Feb. 9 (Bloomberg) -- Walt Disney Co., the world’s biggest theme-park company, rose to a record high in New York after first-quarter sales and profit topped analysts’ estimates.
Disney, based in Burbank, California, advanced $2.18, or 5.3 percent, to $43.36 at 4 p.m. in New York Stock Exchange composite trading. The old closing high of $43.05 was set in April 2000.
The recovering economy drove attendance gains at Disney theme parks and advertising growth at cable networks led by ESPN. Anthony DiClemente, an analyst at Barclays Capital in New York, predicted 3 percent higher attendance at parks in Orlando, Florida. Analysts on average projected sales of $10.5 billion. Income from Disney’s studio and consumer products also rose.
“The earnings beat was broad-based and resolute as operating income surpassed estimates in all segments, most notably at the cable networks,” Michael Nathanson, an analyst at Nomura Securities International Inc., said today in a note to investors. He recommends investors buy the stock
First-quarter net income rose to $1.3 billion, or 68 cents a share, from $844 million, or 44 cents, a year earlier, Disney said yesterday in a statement. Profit beat the 56-cent average of 23 analysts’ estimates compiled by Bloomberg. Sales rose 10 percent to $10.7 billion, also topping estimates.
Theme-park income increased 25 percent to $468 million as revenue expanded 8 percent to $2.87 billion. Attendance at domestic parks rose 2 percent from a year earlier, while per-capita guest spending increased 8 percent, Chief Financial Officer Jay Rasulo said yesterday on a call.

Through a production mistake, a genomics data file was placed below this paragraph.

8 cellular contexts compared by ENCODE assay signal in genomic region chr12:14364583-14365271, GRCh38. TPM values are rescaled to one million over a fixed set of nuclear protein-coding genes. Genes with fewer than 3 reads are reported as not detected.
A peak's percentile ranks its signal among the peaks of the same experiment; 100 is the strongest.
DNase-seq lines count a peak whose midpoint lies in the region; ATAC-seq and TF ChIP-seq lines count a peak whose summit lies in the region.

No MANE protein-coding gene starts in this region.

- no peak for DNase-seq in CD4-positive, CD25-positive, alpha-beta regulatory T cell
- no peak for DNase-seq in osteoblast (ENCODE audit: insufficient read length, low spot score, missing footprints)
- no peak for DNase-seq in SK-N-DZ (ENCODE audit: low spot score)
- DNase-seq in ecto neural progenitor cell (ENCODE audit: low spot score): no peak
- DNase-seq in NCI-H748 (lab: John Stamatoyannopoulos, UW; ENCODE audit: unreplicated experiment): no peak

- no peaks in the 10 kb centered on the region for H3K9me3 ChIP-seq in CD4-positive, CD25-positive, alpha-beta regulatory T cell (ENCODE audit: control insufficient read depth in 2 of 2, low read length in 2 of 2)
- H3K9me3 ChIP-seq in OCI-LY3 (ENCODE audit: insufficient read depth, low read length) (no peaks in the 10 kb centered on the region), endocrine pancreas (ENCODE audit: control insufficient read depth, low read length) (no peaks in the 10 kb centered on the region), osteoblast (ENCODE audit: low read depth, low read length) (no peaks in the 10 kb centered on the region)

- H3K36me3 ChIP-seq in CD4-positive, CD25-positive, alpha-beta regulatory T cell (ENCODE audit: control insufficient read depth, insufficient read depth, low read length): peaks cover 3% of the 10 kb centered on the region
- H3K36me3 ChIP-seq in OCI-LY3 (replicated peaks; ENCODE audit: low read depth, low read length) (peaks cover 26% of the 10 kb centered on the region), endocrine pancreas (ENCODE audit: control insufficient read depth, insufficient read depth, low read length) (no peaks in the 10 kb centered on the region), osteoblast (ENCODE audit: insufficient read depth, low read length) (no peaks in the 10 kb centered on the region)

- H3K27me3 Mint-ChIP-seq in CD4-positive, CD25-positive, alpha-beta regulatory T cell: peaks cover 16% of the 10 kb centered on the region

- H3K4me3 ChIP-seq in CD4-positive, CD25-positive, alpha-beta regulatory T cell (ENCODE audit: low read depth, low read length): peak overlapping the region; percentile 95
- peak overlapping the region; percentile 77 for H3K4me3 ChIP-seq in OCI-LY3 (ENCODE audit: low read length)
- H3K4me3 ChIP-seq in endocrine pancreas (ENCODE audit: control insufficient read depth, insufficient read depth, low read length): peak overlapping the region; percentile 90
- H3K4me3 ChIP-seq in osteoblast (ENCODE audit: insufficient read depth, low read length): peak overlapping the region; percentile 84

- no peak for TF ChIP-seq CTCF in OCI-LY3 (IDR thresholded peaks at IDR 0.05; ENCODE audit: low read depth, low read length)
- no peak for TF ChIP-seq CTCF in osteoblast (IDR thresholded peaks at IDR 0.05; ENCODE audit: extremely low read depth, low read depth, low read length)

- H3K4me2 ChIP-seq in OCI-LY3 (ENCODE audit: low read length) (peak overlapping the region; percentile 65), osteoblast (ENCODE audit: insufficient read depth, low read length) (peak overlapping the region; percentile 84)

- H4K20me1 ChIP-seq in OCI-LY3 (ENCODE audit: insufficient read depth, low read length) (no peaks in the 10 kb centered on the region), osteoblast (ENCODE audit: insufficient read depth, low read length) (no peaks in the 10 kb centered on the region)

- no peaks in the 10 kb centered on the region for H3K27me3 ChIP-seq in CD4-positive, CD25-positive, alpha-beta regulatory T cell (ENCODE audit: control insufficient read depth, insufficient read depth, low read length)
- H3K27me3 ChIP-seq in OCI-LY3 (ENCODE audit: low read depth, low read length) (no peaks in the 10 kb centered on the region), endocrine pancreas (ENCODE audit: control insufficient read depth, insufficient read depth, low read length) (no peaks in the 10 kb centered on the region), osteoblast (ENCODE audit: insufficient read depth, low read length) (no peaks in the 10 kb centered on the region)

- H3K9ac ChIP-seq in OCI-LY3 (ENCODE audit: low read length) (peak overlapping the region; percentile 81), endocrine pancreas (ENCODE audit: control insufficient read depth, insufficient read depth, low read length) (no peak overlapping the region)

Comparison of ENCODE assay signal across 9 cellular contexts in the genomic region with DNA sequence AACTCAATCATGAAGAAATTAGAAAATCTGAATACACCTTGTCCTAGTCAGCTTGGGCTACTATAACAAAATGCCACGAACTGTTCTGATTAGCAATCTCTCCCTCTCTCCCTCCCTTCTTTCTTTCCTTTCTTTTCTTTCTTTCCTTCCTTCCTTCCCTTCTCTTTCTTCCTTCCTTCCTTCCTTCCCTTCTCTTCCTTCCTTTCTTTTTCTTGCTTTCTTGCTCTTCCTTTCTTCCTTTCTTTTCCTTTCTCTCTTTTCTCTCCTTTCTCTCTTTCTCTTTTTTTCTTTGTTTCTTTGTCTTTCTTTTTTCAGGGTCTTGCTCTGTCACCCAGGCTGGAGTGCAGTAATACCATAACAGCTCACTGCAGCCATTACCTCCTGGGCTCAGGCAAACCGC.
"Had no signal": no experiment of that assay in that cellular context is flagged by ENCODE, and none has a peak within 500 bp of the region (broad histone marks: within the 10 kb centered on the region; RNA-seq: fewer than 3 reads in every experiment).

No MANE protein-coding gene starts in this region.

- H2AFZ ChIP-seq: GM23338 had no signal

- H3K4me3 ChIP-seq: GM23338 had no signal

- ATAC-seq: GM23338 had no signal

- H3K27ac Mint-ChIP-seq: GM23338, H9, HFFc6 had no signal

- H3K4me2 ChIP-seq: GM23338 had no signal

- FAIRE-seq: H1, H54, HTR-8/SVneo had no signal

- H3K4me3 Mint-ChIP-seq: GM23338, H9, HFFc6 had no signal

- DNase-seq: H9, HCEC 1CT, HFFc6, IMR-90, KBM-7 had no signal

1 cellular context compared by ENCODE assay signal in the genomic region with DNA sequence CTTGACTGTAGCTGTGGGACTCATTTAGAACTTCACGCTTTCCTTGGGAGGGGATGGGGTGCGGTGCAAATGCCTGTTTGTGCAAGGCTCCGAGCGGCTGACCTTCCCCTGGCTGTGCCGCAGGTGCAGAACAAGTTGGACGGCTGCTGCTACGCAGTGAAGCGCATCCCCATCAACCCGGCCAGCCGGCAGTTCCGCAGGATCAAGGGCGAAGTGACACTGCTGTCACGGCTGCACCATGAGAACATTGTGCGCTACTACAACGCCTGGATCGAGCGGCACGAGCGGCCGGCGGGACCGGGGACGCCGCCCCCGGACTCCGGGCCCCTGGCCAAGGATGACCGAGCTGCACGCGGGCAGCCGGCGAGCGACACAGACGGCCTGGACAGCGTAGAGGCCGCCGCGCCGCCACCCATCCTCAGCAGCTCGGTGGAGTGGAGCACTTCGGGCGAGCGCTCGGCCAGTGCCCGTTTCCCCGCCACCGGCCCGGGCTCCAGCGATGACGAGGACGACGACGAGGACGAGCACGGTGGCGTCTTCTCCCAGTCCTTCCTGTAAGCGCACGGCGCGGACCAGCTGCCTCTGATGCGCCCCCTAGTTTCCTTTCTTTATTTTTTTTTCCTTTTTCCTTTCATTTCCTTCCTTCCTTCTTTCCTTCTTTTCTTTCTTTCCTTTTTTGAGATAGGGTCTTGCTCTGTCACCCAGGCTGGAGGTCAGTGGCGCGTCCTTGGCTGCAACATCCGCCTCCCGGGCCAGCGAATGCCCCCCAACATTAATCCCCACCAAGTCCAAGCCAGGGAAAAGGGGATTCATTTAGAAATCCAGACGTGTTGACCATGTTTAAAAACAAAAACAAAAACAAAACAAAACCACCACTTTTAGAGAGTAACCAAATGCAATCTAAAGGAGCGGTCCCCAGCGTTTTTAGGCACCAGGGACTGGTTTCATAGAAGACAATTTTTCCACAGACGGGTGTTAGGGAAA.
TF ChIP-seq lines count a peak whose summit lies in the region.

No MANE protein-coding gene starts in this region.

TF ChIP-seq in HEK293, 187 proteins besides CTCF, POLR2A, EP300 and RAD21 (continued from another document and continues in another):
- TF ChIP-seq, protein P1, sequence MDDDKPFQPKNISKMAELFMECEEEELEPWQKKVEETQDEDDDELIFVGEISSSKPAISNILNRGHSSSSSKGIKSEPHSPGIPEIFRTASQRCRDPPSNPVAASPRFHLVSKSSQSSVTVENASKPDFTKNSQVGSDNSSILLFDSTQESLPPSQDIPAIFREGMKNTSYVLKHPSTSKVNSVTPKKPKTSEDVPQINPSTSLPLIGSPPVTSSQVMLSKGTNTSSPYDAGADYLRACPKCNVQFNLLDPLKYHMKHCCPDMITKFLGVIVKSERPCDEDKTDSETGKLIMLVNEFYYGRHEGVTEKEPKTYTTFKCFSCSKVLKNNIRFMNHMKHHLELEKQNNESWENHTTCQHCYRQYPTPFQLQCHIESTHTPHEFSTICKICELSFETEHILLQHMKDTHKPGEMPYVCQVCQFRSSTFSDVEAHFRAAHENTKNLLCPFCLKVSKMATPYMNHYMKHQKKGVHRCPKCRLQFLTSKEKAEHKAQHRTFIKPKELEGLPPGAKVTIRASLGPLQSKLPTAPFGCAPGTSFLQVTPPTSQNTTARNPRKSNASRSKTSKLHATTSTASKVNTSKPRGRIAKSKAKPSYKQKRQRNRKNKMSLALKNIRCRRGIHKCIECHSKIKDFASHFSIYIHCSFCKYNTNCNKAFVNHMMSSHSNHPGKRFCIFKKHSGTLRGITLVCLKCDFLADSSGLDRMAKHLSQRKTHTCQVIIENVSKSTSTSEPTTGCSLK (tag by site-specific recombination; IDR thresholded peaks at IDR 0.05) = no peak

Bookings for this quarter are running 3 percent ahead of a year earlier, Rasulo said.
Earnings at Disney’s TV operations gained 47 percent to $1.07 billion, boosted by gains at ESPN, which aired two newly acquired college bowl games in the quarter.
Disney’s cable revenue gained 16 percent to $3.07 billion, led by higher fees and advertising sales at ESPN and the Disney Channel. Profit increased 42 percent to $771 million.
The company’s ABC broadcast unit boosted revenue 4 percent to $1.58 billion as Disney’s local TV stations increased advertising sales. Profit increased 64 percent to $295 million after ESPN took over the Rose Bowl telecast and ABC reduced its news and daytime production cost.
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